Gold ran up for about a decade, with a wobble or two but not much.
Then just a few months back it whacked into the roof.
Then it fell for a while, with some strong volatility on the way.
So, what now?
Here’s a 7 ish year chart with weekly tick marks.
First off, notice that the “wobbly wedge” in the last few months looks remarkably like the wobbly wedge in 2008.
That shape is something I call “wedging in”. There are various tea leaf readers who assert, based on the angle of the top to the bottom, or a bunch of other odd bits, that they can say which way it will resolve. What I’ve noticed is that it indicates a battle between net buyers and net sellers. Each rise is met by selling a bit earlier. Each drop runs into buyers. The wedge forms and heads to a point. AT that pointy end one side wins. I’ve not seen a clean way to say for certain in advance which side wins. In 2008, “buy more” won. (Likely as a refuge from a tanking stock market, IMHO).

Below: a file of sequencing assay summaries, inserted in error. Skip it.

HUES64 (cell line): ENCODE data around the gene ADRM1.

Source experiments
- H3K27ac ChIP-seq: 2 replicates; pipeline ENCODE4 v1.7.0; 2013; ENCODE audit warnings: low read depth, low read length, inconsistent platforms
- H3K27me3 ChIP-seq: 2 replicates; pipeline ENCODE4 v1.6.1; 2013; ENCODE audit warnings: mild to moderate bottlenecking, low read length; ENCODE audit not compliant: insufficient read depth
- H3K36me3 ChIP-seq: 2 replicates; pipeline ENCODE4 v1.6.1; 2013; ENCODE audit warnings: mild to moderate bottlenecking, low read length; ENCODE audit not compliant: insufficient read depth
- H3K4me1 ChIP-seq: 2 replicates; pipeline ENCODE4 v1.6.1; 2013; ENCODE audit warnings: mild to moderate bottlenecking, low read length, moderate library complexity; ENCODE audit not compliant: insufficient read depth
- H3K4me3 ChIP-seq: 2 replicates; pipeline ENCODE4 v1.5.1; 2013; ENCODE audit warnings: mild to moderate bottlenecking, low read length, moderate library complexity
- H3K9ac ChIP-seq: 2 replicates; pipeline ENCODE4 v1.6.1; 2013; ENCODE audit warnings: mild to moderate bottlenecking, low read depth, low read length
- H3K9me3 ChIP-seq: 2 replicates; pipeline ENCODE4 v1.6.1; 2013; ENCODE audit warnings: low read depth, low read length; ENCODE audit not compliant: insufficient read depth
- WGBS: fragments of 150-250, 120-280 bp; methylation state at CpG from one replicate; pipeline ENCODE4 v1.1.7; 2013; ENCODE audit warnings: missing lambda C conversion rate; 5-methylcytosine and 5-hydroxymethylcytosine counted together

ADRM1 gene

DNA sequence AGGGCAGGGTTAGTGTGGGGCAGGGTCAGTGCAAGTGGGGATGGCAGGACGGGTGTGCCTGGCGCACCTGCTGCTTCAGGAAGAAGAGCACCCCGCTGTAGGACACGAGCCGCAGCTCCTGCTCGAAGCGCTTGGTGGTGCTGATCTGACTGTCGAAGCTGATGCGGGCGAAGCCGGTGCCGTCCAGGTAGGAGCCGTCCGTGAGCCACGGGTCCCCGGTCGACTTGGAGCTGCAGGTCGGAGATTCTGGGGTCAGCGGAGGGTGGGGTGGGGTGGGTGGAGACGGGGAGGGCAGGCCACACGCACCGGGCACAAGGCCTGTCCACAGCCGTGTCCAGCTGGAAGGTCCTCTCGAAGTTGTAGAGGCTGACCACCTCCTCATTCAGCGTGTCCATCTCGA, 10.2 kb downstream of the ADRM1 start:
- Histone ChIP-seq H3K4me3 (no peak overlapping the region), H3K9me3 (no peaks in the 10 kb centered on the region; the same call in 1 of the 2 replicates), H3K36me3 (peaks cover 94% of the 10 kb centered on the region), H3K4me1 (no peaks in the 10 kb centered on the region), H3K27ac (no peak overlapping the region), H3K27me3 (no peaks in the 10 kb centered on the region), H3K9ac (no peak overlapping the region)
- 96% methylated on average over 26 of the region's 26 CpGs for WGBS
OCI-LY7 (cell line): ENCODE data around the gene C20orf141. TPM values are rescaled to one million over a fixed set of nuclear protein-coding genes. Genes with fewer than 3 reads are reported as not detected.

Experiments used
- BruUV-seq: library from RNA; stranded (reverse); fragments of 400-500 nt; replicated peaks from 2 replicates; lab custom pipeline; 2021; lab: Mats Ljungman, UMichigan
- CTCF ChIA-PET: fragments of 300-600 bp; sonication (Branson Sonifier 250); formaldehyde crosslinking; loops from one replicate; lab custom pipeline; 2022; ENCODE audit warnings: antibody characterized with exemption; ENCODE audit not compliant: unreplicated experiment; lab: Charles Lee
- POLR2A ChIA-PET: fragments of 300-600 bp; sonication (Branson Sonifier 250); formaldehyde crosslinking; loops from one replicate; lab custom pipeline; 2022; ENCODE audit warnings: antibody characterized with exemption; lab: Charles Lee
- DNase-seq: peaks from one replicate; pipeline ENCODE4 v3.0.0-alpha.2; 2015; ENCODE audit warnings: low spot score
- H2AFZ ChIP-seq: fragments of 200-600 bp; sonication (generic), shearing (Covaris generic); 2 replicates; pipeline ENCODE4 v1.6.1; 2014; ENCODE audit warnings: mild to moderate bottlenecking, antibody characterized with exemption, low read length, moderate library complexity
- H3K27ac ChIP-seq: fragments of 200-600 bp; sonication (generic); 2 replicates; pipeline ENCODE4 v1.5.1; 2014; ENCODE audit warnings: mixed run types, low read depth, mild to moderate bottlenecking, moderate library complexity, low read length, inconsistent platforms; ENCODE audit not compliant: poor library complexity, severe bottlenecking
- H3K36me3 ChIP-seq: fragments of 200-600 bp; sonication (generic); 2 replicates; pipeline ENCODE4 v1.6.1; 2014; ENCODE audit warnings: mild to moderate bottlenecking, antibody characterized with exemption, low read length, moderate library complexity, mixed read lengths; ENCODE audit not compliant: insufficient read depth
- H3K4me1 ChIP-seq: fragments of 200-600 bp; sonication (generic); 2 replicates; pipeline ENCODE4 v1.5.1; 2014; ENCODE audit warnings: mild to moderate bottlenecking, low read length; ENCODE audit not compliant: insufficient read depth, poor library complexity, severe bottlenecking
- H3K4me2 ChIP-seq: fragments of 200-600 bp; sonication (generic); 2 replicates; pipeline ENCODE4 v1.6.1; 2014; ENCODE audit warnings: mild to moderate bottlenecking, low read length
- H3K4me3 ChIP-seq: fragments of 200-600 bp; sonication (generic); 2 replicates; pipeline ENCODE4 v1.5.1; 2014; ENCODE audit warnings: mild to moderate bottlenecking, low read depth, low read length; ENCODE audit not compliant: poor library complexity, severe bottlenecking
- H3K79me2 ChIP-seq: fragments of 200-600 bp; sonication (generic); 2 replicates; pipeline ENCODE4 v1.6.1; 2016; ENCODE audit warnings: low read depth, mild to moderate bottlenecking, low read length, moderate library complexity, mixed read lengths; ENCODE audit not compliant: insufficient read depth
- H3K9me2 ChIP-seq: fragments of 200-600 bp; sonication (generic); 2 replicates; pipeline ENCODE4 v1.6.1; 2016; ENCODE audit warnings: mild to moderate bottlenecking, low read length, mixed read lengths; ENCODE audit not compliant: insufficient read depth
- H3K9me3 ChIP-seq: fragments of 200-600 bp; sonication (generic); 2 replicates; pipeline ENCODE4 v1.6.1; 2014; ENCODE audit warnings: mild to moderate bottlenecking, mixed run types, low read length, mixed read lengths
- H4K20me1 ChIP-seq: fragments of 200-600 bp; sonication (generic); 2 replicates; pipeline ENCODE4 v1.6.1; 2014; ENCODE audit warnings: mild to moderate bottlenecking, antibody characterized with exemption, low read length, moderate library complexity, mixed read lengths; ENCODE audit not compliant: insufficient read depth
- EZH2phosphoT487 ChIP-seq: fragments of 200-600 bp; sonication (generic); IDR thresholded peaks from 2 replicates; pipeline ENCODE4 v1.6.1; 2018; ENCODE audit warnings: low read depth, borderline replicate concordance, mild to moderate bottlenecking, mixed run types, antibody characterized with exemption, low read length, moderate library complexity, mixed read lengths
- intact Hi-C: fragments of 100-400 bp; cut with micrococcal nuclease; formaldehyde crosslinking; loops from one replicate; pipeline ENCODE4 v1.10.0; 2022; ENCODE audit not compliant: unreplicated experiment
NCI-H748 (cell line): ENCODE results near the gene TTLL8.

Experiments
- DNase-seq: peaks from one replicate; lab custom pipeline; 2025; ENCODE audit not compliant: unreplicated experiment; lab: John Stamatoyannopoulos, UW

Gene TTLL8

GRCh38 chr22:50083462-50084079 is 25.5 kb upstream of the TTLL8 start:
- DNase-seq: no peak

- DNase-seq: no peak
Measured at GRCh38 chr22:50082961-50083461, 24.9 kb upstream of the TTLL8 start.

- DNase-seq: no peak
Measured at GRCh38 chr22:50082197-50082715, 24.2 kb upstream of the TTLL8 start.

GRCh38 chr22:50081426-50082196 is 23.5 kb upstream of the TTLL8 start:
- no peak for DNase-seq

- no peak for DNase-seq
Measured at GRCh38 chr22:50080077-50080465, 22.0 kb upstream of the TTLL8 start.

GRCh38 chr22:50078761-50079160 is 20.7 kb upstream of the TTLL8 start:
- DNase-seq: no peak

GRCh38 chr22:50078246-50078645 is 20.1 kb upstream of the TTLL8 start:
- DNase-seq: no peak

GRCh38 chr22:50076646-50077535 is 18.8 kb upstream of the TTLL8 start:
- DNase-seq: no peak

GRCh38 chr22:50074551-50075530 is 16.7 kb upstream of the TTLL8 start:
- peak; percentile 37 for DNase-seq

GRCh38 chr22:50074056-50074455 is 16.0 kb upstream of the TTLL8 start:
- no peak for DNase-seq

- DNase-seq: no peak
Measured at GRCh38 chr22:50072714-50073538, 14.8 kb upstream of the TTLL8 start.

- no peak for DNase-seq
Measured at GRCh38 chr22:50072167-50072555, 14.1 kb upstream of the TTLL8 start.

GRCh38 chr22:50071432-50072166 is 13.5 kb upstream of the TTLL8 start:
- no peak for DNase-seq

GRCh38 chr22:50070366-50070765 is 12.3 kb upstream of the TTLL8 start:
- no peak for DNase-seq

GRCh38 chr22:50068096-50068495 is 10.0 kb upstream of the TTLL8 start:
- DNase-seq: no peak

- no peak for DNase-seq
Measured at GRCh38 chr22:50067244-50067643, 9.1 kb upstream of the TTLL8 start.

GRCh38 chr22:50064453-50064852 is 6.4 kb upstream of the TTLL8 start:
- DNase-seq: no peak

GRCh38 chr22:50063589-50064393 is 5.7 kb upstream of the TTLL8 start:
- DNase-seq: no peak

Notice that both times the Price Ticks violate the Simple Moving Average line sets. MACD with “red on top” violates the zero line into ‘be sold” range. DMI goes to “red on top” into ‘be out’ range. ( You can buy back in when DMI and MACD both go to “blue on top” and MACD has a nice 45 degree or better angle upward.) There is a smaller version of the same ‘wedging in’ back in 2006, but it does not violate the SMA stack and does not have MACD go to below zero nor have DMI ‘red on top’. That’s a more typical ‘correction’ ‘reversion to trend’ that is encountered early in a secular bull run.
But eventually “the end must come”. Is that time now?
One of the issues is that many hedge funds (and others) loaded up on gold all along that run. Many of them are having issues as their stock portfolios are taking hits. If highly margined, they may find margin calls they MUST meet. So either they, or the broker, is going to sell something. For many of these folks, selling the gold that has not gone anywhere in the last year will be the most rational choice.
So this ‘topping actions’ or ‘wedging in’ tends to have a ‘crash bang tinkle’ aspect to it. Three peaks before you end up ‘below the line’ and wondering “what next”. A bit disturbing is that there is a kind of ‘gap down’ to the last tick mark. We’re sitting on $1500 and praying not to break below it. (If that happens, a LOT of folks will start selling in a hurry as it will be clear a new down trend has begun.)